by Kristin Laird, Foundant Marketing Communications Manager
So, your gut is telling you there needs to be a change in the way you manage grants… or track volunteer hours, or manage events, or your accounting practices, etc. You might know you need change. You might feel it every day. But this isn’t the same as understanding exactly what you’re hoping to accomplish.
Don’t assume that you or the people you’re working with can’t take the steps necessary for a needed change. Do set yourself up for successful change management by taking a few simple, but necessary steps early on.
Create a Clear Picture of Your Goals
What needs to change? Do you simply need to set a more efficient process in place for staff to follow? Or do you need to evaluate technology options to help you become more efficient and better organized?
Why is this necessary? It’s not enough to simply see a problem and then try to fix it. You need to define the issue and explain (if only to yourself) why this change needs to happen. Fill in the blanks: We are experiencing problems with __________, because of __________. Therefore, we need to consider __________. It seems simple enough, but people often skip this step because they “just know” change is necessary. But communicating your “gut feeling” to others takes more than intuition.
Who will this affect? The most difficult part of change management is communicating what is happening to stakeholders. The people who will be affected by your initiative will be more accepting of change if they understand the what and why ahead of time. This is especially important when working with different roles and personality types.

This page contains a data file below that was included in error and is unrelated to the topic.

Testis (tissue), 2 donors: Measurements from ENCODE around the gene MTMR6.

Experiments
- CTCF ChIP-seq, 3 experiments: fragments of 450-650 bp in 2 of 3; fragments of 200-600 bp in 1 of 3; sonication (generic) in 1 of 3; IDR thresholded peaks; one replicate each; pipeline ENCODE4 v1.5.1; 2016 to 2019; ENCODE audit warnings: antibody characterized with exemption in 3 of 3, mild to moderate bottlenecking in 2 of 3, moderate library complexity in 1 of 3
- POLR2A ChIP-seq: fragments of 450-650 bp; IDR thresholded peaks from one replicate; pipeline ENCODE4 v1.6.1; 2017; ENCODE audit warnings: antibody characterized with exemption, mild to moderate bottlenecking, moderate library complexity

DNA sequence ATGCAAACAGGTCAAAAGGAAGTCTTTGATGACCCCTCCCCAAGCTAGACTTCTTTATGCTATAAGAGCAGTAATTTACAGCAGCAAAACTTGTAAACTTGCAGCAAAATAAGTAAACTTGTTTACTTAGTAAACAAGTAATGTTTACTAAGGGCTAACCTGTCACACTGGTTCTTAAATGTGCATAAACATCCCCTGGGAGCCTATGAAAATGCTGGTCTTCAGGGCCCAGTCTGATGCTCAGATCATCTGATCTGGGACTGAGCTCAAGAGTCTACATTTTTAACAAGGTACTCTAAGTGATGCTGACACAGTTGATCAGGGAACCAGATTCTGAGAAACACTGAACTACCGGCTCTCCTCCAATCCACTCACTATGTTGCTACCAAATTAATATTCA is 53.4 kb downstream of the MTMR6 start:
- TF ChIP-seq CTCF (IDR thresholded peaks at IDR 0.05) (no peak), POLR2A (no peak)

Understand the People Who Work with You
Seek first to understand, then to be understood.
~7 Habits of Highly Effective People, Dr. Stephen R. Covey, Habit #5
Even a staff of one works with different people on a daily basis – volunteers, board of directors, grantees, and the public. While it’s not necessary to be an expert on what makes everyone tick, having a general understanding of different learning styles and motivators is helpful.
Some people learn better with pictures, others with text. Some people need a more direct “telling” approach, and others require showing. This applies not only to learning “something,” such as a new job or software solution, but also when learning to accept change. Some folks will hear, “this is what we’re doing, get on board,” and they’ll accept it and move on. Others will need more convincing.
Remember that there is nothing right or wrong with the way different people react in the face of change… it’s just who they are. It might be easy to champion those who embrace change from the word go and avoid or become aggravated with those who continue to question your decisions. But keep in mind that often the people who resist the most in the beginning might end up being your biggest supporters once the change is proven effective.
Case in point. At Foundant, we recently welcomed a new Vice President of Operations. Prior to our new VP, Randy, every meeting with any of our team members, management communicated the what and why of this decision very clearly to everyone in the company. Once Randy joined our team, he then took time to sit down with each and every employee – to understand their concerns, interests, strengths, goals, and so on. This made, what could have been a very difficult transition, instead a comfortable, reassuring, and even inspiring change.